The first task was to remove a pile of junk that was on the stovetop.  He found a pan in the corner of the kitchen that conveniently had water already in it. He put it on the stove to boil so we could have some tea.  He then fumbled around for a few minutes looking for matches and eventually found one and was able to light the gas stove.  He went into a cluttered closet to see if he had some soup that he could cook.  After brushing the dust off a few cans of homemade soup, presumably made by his ex-wife years earlier, he deemed that fish soup would be appropriate for the occasion.  He threw it in a pan and started to cook that too.  He went into the refrigerator (the only place where there wasn’t junk) and pulled out a loaf of bread.  He found a knife under some plates with the remains of what looked like a vegetable and a meat mixture, and started slicing the bread.  He removed some junk from the chairs in the kitchen and I sat and waited for the tea to be prepared.

Ten minutes later food was on the table, vodka was poured, and we were engrossed in conversation.  Thankfully, due to my positive vocabulary, I was able to compliment him on his splendid place and wonderful fish soup.  I told him how nice it was to meet him and that we did indeed have delightful weather.

All was good.  I was able to sip the fish soup while casually and discretely picking the bones out of my teeth.  I was able to hold a conversation, which helped to let me express that although I loved his fish soup, I really, really loved the bread.  And luckily my positive vocabulary didn’t fail me when I noticed that the bread I was eating was encased in mold.  I was able to mutter that the food was great and I am stuffed!

After a few more shots of vodka, which I gladly accepted to wash down the old fish soup and moldy bread, it was time to entertain me.  He pulled out an Elvis Presley record and excitedly played his favorite song, You Ain’t Nothing But a Hound Dog!” on his scratchy little record player. He frantically ran around room while jamming to his beloved Elvis Presley music.  He proudly declared that he had illegally kept the record in his apartment during the communist era and could have been thrown in jail for having it.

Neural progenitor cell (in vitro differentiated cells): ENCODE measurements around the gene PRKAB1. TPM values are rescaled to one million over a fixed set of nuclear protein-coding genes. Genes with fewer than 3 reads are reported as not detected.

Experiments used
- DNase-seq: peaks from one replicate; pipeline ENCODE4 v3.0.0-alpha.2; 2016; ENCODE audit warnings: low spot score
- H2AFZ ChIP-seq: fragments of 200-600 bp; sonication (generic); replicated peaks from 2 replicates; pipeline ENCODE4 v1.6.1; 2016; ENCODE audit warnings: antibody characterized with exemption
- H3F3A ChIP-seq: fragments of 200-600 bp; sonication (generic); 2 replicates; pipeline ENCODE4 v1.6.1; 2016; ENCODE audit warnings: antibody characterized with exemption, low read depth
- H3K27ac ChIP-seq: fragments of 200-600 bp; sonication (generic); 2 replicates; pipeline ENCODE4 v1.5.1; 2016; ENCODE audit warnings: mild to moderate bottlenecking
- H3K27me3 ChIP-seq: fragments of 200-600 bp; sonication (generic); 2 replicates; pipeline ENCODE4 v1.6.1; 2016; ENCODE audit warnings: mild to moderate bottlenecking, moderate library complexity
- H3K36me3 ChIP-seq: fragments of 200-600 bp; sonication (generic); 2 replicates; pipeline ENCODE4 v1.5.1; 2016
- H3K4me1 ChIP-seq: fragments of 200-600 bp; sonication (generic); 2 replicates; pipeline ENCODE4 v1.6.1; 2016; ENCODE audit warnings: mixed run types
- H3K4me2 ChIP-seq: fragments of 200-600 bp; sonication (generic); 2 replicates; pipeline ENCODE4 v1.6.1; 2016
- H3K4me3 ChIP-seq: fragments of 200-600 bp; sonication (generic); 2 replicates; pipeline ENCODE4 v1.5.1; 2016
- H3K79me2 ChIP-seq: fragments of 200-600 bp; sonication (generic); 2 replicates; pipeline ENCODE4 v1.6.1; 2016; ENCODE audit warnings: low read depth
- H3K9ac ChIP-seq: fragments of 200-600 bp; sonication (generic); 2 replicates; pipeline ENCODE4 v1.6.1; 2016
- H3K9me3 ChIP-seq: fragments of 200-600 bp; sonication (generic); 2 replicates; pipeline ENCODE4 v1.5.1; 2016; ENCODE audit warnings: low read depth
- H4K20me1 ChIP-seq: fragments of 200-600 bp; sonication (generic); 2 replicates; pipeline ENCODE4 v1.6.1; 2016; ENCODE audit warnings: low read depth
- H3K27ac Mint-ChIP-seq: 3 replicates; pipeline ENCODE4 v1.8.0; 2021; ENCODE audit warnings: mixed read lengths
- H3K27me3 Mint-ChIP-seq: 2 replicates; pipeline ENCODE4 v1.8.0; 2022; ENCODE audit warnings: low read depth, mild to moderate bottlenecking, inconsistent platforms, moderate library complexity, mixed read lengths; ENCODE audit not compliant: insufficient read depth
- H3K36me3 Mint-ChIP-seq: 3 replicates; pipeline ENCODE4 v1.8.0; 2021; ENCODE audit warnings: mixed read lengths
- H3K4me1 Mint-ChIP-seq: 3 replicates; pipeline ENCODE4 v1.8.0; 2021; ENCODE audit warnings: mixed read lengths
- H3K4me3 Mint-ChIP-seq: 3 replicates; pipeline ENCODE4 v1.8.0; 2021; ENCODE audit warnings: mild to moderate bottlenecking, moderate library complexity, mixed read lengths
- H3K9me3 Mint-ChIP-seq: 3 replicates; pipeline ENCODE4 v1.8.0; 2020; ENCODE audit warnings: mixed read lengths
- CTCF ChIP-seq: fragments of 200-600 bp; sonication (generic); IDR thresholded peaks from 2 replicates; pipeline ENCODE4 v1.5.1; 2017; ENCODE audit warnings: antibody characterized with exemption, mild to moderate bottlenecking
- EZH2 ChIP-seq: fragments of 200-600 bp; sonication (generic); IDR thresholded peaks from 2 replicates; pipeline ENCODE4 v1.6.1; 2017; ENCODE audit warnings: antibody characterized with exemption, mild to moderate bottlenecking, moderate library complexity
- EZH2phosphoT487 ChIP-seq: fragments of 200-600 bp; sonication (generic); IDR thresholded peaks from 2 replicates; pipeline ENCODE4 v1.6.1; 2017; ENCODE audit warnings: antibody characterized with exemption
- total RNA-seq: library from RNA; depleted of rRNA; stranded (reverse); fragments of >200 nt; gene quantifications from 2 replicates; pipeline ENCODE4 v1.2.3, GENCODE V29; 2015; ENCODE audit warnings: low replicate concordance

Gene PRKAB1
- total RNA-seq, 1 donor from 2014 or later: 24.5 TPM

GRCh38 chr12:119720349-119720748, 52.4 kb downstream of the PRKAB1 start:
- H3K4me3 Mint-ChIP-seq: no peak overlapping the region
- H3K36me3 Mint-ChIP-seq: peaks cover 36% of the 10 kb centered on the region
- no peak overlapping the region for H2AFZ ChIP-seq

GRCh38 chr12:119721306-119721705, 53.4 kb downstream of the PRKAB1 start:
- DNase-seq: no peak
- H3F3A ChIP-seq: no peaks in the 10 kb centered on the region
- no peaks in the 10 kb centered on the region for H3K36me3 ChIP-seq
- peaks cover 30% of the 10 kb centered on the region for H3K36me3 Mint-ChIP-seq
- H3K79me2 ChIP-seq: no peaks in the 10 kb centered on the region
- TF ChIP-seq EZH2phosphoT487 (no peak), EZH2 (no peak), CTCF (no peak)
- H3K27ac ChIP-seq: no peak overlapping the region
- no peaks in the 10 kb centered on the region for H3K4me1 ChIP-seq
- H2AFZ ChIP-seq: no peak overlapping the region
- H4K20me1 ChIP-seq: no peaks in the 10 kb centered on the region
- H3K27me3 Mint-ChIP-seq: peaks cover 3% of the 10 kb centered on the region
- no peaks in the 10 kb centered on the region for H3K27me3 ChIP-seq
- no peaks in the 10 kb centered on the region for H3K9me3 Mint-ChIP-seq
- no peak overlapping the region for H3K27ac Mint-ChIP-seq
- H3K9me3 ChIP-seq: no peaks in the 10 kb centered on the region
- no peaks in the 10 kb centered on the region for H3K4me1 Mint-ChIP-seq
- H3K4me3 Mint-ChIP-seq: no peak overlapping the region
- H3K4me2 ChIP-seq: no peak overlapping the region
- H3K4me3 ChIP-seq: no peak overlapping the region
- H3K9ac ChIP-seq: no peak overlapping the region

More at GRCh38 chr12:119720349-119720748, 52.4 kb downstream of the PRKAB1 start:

“That’s great!” I said. 

Next came the photo album and where my positive vocabulary failed me.  He pointed to a bunch of people and repeatedly said the word “umare” (oo-mare). Not knowing that the word meant dead, I enthusiastically answered with such phrases as “How wonderful,” “Excellent,” and “Really? This is good!”  He wasn’t fazed by what I said.  He continued to point to pictures of his friends and family saying “umare”, and I kept on acknowledging the wonderful stories that he was saying with “great!” and “excellent!”  This continued for more than twenty minutes.        

Soon, it was time to go home.  I thanked the drunken carpenter and went my merry way.  It was dark out, I had vodka in my system, and again I got lost.  After a few directions from some helpful passersby, I found my way home.  Once safely inside, I looked up the word, “umare” and just about lost the fish soup and moldy bread concoction that was churning in my stomach.  Luckily, the vodka helped me sleep that night.

A couple of days later, I went to see the director of the orphanage.  She inquired about my meeting with the drunken carpenter and what I thought of him.  I knew that I couldn’t lie.  Telling the truth, I said that it was a good meeting and, yes, he is a good man.

* Due to many problems and much reluctance and hesitation from the director of the orphanage, the carpentry project never got underway.  I never saw the “drunken carpenter” again.